ongoing work. For bio-geochemical cycles, some fundamental calculations and

    analysis are reported in J. Li, C.L. Fisher, J.L. Chen, D. Bashford, L. Noodleman,

    Inorg. Chem. 35, 4694-4702, 1996.

  • Tara Schnaible added an answer in Web Usability:
    Which mouse tracking tools work best for in page analytics of user behaviour?
    Are there any tools (preferably non commercial e.g. not Clicktale, but if they are the best please say so) you can recommend such as open web analytics or simple mouse tracker 2?
    Tara Schnaible · The Nature Conservancy

    Might be a lot late for your purposes, but Google Analytics has an in-page analytics feature that can track clicks within a page, although not hover-time or path.

    https://support.google.com/analytics/answer/2558811?hl=en

  • Adrian Esterman added an answer in Surveillance:
    How do you use syndromic surveillance data to indicate the beginning of the flu season?

    Using ILI cumulative summation currently. Is there another method that has proven valuable?

    Adrian Esterman · University of South Australia

    Exponentially weighted moving averages (EWMA) has very similar properties to cusums, and is another method you might consider

    Adrian

  • Mohammad Nik added an answer in Cyanotoxins:
    Does anyone have any information about the mechanism of cyanotoxin production by cyanobacteria?

    Does anyone have any information about mechanism of cyanotoxin production by cyanobacteria? Thanks

    Mohammad Nik · Tarbiat Modares University

    hi

    i have a file and you can find your question in it . i hope it be useful for you

    with the best

  • S. Abd.El.Aleem added an answer in Nano-Silica:
    What are the effects of nanosilica on the thermal expansion of cement pastes?
    The effect of nanosilica on the thermal expansion of cement.
    S. Abd.El.Aleem · Fayoum University

    Thermally induced cracks are formed among the main forms of deterioration of concrete if the structures are exposed to elevated temperature in a short period.The hardened cement paste and aggregates in concrete have different thermal expansion properties, which leads to different volumetric changes, if the concrete is rapidly heated or cooled. Internal stress is thus generated, causing cracking of concrete in the micro- or macro-scale. The internal stress of concrete caused by temperature changes could be reduced by choosing proper aggregates, whose thermal expansion coefficients (TEC) matches with that of hardened cement paste (HCP). But, considerations on the availability and cost of aggregates impede the choice of alternative aggregates in practice. Therefore, it would be more feasible to change the mix of the cement pastes or to choose appropriate supplementary materials as binders to adapt the TEC of HCP, so that the thermal stress caused by the difference in TEC of HCP and aggregates could be minimized. Replacing Portland cement with micro and NS reduce the total amount of CH through pozzolanic reaction and change the porosity of the paste.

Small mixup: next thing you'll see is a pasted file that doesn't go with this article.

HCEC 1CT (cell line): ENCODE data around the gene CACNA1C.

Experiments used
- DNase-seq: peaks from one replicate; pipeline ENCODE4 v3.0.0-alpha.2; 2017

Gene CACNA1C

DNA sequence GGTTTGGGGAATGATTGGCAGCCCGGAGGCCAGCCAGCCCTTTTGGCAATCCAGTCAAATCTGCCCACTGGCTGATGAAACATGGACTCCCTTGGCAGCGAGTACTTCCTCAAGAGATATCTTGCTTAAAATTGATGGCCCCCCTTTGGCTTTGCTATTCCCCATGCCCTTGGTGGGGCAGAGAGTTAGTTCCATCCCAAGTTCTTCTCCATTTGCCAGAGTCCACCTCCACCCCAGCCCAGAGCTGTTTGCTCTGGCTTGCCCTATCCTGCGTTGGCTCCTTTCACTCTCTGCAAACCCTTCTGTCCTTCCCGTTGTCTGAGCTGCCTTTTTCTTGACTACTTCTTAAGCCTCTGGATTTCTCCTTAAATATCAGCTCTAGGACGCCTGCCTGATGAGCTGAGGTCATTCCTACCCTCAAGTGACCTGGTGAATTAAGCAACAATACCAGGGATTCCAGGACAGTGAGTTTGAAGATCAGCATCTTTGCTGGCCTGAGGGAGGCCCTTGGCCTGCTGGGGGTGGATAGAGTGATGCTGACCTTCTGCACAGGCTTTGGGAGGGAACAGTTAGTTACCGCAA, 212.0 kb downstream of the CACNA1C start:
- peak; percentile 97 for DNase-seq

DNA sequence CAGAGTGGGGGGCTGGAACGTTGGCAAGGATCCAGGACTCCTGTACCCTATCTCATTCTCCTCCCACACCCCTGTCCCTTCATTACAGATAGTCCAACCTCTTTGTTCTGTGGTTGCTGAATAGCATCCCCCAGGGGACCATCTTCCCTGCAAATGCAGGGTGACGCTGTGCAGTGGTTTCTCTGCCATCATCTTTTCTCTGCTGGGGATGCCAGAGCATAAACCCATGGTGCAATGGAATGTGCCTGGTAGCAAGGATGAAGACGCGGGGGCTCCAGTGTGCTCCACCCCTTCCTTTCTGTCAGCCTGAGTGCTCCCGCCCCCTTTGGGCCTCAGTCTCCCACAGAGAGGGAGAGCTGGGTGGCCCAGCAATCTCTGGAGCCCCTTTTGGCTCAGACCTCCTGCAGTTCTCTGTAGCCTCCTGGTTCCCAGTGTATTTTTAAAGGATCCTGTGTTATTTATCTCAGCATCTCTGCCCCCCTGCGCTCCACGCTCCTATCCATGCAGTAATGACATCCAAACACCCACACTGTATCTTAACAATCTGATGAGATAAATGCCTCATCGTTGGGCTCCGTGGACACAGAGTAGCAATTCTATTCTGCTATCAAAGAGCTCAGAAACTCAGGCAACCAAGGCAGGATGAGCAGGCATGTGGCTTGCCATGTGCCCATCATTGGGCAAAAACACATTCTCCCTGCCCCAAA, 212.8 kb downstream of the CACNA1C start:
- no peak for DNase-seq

• Any article about nerve regeneration or adaptive neuroplasticity ?

    As a nerve regeneration speed is 1 inch per month, and as the distance between the primary sensory neuron and the toes of the foot is about 20 inches, the usual rule is to consider that we can hope a nerve regeneration only until 20 months.

    Through somatosensory rehabilitation method we are able to change the somaesthetic condition after years. Do anyone know article about  this border of 20 months ? We would like to publish a paper about our results to focus about the possibility to stimulate neuroplasticity mechanisms even after 20 months.

    Sean Patterson · National University of Cuyo

         Claude, I recently published a combined review/methodology on sciatic nerve injury as an experimental model. In section 1.3 there is an overview of questions related to regeneration, neuron survival and also recovery through neuroplasticity. It is not very complete - the information is spread out over many, many publications and I had to be selective in my citations - but there is additional information tabulated and referenced in the supplementary dataset.

         It is clear that there is a great deal of variability in recovery, including paradoxical effects of too-rapid and inexplicably-slow recovery. Also inter- and intra-species differences can be substantial. In what system are you working, that the DRG-toe distance is 20 inches?

  • Mike Mcgurrin added an answer in VANET:
    Where can I get vehicle information in traffic data?

    I am working with VANETs and need to get some authenticated dataset. Please suggest the ways, I can get the dataset online or offline.

    Mike Mcgurrin · Noblis, Inc.

    The NGSIM data sets may help. They are actual vehicle trajectory data for multiple locations (although each is a pretty small area). I used a subset of one data set as input to an NS-2 model some years ago, and other researchers on VANETs have used the data sets. Unfortunately the site seems to be not working right at the moment. You need to go to http://ngsim-community.org/ and register, then in theory when you go to downloads and select data sets, you can download them, but at the moment, you just get a blank page. There are several emails in to those responsible for the site, so hopefully it will soon be resolved.